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The aetiology of prostate cancer is largely unknown. The goal of this DPhil project will be to contribute to the evidence on potentially modifiable risk factors for prostate cancer, through epidemiological studies of biomarkers of risk, and of correlated genetic, dietary, lifestyle and hormonal factors, as well as through genetic analyses such as Mendelian randomisation studies.

In prospective analyses and individual participant meta-analyses we have shown that a high circulating concentration of insulin-like growth factor-I (IGF-I) is associated with prostate cancer risk, and elevated circulating IGF-I remains the only established and potentially modifiable risk factor. Less is known about the role of IGF-II or its main binding proteins. We have also found that protein intake may be positively associated with risk, and diets high in protein can increase circulating IGF-I. The insulin-like growth factor system is related to proliferation, tumour growth and inhibition of apoptosis. A number of common genetic variants with moderate effects on prostate cancer risk have been identified by genome-wide association studies and we conduct studies collaboratively with several large international genetics consortia. Future studies will involve analysing and interpreting genetic, biomarker (hormonal, nutritional and metabolomic), dietary and lifestyle data from EPIC, UK Biobank and other cohorts, with a focus on prostate cancer.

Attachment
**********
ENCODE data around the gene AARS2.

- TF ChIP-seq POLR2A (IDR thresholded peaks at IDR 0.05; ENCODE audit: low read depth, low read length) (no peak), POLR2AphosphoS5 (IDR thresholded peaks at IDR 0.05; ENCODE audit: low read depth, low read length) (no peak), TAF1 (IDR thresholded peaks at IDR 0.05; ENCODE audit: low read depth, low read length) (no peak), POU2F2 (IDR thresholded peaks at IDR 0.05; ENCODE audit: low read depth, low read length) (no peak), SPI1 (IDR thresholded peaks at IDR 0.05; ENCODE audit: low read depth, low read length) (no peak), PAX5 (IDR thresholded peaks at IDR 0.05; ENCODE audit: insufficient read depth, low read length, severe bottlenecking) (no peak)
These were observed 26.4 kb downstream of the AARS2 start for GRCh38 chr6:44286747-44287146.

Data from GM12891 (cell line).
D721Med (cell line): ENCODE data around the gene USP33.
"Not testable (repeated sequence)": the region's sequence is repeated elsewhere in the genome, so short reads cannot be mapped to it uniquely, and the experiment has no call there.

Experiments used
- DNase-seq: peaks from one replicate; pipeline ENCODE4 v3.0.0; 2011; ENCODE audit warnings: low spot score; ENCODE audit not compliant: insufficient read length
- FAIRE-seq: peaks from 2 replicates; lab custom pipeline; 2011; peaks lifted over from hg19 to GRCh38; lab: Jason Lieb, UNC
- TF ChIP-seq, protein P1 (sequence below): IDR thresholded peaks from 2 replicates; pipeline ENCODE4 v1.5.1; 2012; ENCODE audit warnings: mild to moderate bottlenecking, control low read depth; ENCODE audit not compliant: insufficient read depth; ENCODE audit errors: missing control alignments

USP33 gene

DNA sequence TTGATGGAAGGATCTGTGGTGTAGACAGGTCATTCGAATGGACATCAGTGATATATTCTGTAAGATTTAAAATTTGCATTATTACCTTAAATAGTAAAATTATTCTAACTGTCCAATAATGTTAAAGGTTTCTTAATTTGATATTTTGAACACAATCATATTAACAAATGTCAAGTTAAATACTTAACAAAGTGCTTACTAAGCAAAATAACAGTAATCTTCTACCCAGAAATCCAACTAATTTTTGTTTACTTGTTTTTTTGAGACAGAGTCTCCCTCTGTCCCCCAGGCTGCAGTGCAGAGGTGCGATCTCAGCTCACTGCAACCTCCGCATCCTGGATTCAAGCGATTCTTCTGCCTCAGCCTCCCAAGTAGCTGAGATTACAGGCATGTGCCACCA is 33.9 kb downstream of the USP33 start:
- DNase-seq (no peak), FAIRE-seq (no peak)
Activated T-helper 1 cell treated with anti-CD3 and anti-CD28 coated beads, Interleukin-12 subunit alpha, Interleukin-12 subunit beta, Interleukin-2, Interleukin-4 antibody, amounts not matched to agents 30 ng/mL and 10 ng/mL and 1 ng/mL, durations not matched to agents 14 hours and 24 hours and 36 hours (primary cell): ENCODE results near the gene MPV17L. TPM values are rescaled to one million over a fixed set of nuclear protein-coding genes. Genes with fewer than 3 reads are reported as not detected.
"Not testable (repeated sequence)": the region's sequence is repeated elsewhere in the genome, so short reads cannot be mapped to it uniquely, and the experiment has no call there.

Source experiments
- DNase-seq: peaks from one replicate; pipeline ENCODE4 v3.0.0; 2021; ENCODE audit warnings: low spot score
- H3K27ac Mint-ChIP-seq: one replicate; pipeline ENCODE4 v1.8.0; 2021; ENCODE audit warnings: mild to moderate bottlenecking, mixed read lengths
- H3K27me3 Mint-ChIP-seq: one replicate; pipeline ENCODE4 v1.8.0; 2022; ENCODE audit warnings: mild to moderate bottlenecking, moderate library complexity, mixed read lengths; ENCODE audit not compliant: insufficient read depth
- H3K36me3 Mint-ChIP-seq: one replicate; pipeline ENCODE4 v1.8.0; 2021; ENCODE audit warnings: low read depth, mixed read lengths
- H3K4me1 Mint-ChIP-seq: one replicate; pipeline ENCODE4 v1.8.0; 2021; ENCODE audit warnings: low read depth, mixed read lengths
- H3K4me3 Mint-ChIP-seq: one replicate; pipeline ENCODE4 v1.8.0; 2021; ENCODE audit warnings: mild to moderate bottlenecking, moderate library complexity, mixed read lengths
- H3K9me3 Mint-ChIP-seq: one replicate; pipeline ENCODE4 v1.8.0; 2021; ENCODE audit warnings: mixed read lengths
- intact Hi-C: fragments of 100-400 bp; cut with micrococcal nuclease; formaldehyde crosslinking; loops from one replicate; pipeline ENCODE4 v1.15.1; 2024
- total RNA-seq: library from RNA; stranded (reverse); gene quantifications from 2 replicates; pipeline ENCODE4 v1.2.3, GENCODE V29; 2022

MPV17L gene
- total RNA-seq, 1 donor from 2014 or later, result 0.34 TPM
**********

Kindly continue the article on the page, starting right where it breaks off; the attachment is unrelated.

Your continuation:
For this DPhil project, the student will review the literature and the data available, and then define a set of hypotheses to investigate through their DPhil research. The project will potentially use data and biological samples from the European Prospective Investigation into Cancer and Nutrition (EPIC), a European cohort of approximately 500,000 individuals, of whom over 7,000 men have incident prostate cancer, and from UK Biobank, a cohort of 500,000 people recruited in 2006-2010 from across Britain. Nested case-control and cohort studies will be undertaken to investigate the association of circulating biomarkers with prostate cancer risk. Data will also be available from UK Biobank and the PRACTICAL consortium, an international genetics consortium, to conduct research on genetic risk factors for cancer and Mendelian randomisation studies.


This project provides an opportunity to use a range of methods to assess the relationship between molecular factors (hormonal, nutritional and metabolic biomarkers and genetic data) and risk for prostate cancer, overall and by tumour subtype.  

field work, secondments, industry placements and training 

This project will provide the successful applicant with excellent training in large-scale epidemiology, the statistical analysis of prospective data (cohort and nested-case-control) and will provide opportunities to network with other investigators both internally and with international collaborators. He/she will receive training in conducting literature reviews and writing academic papers for peer-reviewed journals and will work closely with a strong interdisciplinary team of researchers with expertise in epidemiology, statistics, clinical medicine and biochemistry.

prospective candidate

This project will suit someone with an interest in the aetiology of cancer and in molecular epidemiology, who is looking to expand their skills and experience in epidemiological study design and the statistical analysis of biomarker, metabolomics and genetic epidemiological data. 


  • Tim Key
    Tim Key

    Professor of Epidemiology & Deputy Director, CEU

  • Ruth Travis
    Ruth Travis

    Professor of Epidemiology and Senior Molecular Epidemiologist